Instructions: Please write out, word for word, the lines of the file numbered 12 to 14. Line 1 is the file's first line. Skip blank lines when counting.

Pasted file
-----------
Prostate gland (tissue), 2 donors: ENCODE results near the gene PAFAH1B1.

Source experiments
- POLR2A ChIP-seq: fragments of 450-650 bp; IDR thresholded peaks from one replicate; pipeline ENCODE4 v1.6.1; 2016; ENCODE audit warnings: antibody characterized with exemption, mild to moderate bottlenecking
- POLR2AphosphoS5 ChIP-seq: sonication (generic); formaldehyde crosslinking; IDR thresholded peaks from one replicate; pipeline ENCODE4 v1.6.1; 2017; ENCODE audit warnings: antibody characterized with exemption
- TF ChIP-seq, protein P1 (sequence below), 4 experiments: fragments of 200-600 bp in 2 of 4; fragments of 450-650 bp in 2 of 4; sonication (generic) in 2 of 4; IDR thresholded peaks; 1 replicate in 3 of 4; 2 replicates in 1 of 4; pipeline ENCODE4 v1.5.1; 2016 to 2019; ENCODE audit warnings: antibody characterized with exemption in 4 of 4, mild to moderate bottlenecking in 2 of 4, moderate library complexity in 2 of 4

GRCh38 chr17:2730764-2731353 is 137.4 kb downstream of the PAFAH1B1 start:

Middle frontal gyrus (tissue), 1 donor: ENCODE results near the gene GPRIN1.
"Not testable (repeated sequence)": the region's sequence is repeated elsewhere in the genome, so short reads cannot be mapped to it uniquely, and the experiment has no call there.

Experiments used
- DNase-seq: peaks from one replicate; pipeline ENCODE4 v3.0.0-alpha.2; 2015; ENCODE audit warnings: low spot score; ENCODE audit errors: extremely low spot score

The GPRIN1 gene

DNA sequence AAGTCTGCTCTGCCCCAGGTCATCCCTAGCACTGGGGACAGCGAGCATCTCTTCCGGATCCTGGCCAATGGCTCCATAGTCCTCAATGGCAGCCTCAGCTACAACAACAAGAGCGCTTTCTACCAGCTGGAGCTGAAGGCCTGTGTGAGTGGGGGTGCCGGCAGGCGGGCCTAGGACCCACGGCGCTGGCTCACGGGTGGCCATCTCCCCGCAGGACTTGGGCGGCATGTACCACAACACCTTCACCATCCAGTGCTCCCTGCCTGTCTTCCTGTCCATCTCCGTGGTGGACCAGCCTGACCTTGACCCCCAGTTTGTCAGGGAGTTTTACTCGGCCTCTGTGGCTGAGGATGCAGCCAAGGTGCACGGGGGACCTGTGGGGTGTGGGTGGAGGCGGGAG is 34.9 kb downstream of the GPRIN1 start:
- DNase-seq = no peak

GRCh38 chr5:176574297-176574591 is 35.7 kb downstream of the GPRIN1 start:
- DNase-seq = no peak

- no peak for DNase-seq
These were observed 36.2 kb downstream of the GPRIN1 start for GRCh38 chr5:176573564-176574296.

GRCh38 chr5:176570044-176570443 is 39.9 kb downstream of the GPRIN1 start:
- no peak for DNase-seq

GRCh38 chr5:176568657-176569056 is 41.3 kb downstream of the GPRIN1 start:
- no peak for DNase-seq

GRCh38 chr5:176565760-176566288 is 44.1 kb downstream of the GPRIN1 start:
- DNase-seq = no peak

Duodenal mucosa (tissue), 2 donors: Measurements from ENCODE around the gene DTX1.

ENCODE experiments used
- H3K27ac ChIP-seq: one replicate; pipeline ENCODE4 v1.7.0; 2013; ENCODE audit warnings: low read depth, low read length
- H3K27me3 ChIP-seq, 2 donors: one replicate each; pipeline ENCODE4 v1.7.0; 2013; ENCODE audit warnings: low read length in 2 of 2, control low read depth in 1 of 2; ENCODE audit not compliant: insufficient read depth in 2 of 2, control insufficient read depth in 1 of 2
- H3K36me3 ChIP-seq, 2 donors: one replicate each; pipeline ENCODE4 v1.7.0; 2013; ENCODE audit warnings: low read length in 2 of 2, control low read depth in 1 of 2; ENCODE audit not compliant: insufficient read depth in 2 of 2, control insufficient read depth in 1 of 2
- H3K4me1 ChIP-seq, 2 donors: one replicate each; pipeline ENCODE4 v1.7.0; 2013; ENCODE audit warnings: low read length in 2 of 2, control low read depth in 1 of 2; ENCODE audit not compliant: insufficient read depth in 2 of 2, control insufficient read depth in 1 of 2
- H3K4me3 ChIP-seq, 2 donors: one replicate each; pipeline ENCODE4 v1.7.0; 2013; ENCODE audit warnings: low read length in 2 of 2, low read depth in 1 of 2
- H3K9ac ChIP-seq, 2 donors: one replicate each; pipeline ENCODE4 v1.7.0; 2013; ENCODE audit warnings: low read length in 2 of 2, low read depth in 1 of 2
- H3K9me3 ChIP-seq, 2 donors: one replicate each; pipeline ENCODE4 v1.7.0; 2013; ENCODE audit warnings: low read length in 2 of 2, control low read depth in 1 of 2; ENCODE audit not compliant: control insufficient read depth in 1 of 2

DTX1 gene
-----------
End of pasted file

DNA sequence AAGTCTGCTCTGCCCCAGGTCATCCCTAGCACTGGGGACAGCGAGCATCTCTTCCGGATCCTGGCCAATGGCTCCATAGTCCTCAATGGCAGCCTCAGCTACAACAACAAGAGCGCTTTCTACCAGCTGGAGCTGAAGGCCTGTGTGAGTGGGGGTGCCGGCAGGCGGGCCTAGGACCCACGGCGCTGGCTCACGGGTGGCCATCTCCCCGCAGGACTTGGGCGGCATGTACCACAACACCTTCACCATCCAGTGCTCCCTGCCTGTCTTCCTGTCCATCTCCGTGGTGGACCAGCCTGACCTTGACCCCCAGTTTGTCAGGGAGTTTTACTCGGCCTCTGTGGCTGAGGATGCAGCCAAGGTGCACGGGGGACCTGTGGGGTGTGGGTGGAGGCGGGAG is 34.9 kb downstream of the GPRIN1 start:
- DNase-seq = no peak

GRCh38 chr5:176574297-176574591 is 35.7 kb downstream of the GPRIN1 start: